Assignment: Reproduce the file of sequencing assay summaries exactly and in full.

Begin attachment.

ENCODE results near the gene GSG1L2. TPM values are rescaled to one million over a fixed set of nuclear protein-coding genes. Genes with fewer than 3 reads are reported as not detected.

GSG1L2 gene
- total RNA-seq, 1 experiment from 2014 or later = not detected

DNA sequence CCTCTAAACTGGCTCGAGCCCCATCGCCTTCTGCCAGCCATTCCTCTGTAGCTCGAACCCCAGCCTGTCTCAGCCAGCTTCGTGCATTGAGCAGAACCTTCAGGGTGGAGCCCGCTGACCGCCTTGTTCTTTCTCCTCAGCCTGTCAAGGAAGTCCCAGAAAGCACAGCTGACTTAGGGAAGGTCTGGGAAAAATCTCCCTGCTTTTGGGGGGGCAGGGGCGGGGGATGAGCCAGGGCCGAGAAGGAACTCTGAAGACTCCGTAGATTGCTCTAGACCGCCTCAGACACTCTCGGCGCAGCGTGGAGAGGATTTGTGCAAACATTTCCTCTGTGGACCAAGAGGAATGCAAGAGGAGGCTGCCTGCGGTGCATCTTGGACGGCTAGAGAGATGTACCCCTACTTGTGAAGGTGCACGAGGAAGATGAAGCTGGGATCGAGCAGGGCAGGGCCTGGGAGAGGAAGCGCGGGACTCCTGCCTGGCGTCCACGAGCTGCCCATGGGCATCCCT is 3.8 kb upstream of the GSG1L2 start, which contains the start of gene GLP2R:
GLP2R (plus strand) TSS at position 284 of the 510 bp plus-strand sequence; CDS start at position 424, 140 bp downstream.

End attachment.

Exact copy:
ENCODE results near the gene GSG1L2. TPM values are rescaled to one million over a fixed set of nuclear protein-coding genes. Genes with fewer than 3 reads are reported as not detected.

GSG1L2 gene
- total RNA-seq, 1 experiment from 2014 or later = not detected

DNA sequence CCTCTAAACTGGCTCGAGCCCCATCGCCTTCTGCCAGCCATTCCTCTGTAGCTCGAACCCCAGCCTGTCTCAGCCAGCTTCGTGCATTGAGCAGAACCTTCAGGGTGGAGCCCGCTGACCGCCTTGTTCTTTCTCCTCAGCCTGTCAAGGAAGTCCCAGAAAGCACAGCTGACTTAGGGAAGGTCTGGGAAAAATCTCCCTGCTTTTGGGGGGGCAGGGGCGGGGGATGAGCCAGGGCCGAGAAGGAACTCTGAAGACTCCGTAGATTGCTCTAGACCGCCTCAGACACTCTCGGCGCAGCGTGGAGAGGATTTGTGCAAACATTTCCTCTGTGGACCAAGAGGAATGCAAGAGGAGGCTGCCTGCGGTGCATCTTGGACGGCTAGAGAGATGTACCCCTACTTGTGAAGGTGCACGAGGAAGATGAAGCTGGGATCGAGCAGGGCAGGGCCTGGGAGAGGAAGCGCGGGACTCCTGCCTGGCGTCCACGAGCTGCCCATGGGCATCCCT is 3.8 kb upstream of the GSG1L2 start, which contains the start of gene GLP2R:
GLP2R (plus strand) TSS at position 284 of the 510 bp plus-strand sequence; CDS start at position 424, 140 bp downstream.